IN PERSON TRIBUTE JÖRG BUTTGEREIT
German filmmaker Jörg Buttgereit has built a career as a provocateur, playwright and theatre director, and director of some of the most notorious and controversial films ever made. Starting from a punk ethic and steadily developing a startling visionary visual aesthetic and cinematographic technique, his films are suffused with a perverse fascination with death. At the same time, he always pays heed to the fragility of life, and to a twisted but sincere form of romance. This artistic approach can sometime alienate regular horror fans, despite the abundance of gore and minutely detailed imagery of mutilation, death and decay, but Buttgereit's sardonic film quartet ("Nekromantik" 1 and 2, "Der Todesking" and "Schramm") seals his status as one of cinema's most original, innovative and "dangerous" filmmakers. Over the years, these films have lost none of their power to shock, and may not be suitable for viewers of a sensitive disposition.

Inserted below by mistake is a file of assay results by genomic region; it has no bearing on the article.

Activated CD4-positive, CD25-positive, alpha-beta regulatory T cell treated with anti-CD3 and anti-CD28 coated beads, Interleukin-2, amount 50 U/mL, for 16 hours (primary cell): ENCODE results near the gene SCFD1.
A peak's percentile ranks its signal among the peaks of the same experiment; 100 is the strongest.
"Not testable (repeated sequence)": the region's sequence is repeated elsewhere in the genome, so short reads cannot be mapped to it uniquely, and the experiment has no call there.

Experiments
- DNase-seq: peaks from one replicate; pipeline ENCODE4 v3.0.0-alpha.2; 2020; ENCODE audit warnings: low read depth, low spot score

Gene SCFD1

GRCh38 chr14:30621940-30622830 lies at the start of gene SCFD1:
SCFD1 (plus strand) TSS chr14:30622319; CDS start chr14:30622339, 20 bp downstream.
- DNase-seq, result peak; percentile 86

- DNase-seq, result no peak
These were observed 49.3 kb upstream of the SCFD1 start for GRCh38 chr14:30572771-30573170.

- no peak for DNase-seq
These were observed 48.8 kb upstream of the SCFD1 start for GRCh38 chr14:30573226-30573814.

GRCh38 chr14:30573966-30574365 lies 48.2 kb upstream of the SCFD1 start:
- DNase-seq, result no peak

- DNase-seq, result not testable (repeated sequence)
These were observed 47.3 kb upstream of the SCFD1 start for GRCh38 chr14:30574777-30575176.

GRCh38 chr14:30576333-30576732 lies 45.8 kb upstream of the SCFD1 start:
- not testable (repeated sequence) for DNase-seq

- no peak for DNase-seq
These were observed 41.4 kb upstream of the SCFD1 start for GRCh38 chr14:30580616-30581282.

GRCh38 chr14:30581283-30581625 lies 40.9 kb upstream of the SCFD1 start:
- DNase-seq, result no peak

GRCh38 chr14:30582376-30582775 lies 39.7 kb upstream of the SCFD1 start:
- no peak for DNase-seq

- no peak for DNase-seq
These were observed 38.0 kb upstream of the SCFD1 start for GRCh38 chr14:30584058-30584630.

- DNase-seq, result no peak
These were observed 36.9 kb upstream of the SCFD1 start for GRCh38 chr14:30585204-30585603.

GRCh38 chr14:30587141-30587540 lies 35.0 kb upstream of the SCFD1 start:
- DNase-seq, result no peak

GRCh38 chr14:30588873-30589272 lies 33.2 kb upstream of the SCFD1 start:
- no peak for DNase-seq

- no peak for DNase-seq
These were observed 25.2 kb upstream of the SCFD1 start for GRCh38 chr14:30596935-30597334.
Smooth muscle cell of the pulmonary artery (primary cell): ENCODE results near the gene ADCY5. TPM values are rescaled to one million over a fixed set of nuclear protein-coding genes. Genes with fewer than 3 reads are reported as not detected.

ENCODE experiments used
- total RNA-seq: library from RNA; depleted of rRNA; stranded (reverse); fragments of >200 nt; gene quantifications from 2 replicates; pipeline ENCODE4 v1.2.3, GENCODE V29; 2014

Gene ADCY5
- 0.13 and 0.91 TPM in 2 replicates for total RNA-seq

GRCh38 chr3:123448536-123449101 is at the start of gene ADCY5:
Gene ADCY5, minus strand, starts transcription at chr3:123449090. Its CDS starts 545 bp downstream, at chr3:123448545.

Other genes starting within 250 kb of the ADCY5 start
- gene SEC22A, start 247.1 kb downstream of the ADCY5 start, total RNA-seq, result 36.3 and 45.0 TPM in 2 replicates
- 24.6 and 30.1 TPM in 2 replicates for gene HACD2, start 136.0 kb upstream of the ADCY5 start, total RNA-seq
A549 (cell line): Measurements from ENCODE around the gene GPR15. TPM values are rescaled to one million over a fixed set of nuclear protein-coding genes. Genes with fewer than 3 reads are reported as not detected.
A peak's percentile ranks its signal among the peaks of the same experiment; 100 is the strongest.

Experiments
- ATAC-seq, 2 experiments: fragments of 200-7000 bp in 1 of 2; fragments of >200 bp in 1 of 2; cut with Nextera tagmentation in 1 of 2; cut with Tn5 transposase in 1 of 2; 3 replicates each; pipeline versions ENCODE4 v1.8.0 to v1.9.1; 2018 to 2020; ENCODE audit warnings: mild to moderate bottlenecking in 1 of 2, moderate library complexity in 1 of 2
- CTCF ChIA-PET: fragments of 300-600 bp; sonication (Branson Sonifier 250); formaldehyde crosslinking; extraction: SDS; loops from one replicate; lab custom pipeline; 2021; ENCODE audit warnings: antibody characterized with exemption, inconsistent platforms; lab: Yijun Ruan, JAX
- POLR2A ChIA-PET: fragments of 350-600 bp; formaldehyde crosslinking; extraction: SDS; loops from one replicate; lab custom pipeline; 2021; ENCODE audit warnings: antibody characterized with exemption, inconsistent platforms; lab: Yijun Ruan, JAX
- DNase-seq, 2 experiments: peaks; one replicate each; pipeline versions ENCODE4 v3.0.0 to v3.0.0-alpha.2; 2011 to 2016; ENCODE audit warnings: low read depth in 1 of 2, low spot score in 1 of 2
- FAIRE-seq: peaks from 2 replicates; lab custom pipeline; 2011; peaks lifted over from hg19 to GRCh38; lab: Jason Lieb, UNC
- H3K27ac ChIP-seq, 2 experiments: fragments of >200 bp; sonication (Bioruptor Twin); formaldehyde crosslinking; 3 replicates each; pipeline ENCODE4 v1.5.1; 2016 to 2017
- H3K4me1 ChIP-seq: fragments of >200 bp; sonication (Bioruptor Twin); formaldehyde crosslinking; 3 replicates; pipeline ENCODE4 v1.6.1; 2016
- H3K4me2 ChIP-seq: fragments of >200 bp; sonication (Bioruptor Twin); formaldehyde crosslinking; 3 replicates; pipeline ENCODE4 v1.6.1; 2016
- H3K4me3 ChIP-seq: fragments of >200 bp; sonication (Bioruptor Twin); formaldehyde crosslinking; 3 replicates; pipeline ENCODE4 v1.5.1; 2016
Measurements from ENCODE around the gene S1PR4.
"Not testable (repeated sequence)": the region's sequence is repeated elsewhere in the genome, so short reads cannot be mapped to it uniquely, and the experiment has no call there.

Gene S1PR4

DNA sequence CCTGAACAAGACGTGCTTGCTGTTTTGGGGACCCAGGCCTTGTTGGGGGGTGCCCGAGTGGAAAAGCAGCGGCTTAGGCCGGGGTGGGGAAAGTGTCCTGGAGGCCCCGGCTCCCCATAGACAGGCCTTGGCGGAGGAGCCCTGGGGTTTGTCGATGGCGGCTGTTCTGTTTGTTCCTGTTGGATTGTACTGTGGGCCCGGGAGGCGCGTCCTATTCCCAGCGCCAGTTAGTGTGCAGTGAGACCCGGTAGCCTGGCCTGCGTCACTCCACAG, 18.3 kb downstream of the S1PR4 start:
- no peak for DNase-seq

Buttgereit's taboo-busting feature-length debut, shot on Super8, was hailed by John Waters as "the first ever erotic film for necrophiliacs." Rob and his girlfriend Betty form a ménage-à-trois with a rotting corpse, but when Rob gets fired from his job, Betty leaves him – and takes the corpse with her.
Following on from the end of the first film, Rob's corpse is dug up and taken home by Monika, who has sex with it before sawing it up and keeping only the head and genitals. But her attempts to forge a "normal" relationship go horribly wrong after her new boyfriend finds Rob's meat and two veg in her fridge.
A lonely serial killer falls off a ladder and lies dying in a pool of his own blood while his miserable life flashes before his eyes. Reality and delusion intermingle in his memories of rape and murder, an obsession with the prostitute next door, vaginas with teeth, and hammering nails into his own penis.
A rotting human corpse supplies the framing device for seven different segments, one for each day of the week, exploring the themes of murder and suicide played out in variously shocking, exploitative, poignant or surreal ways. Hermann Kopp's fantastic electro-industrial score provides the finishing touch.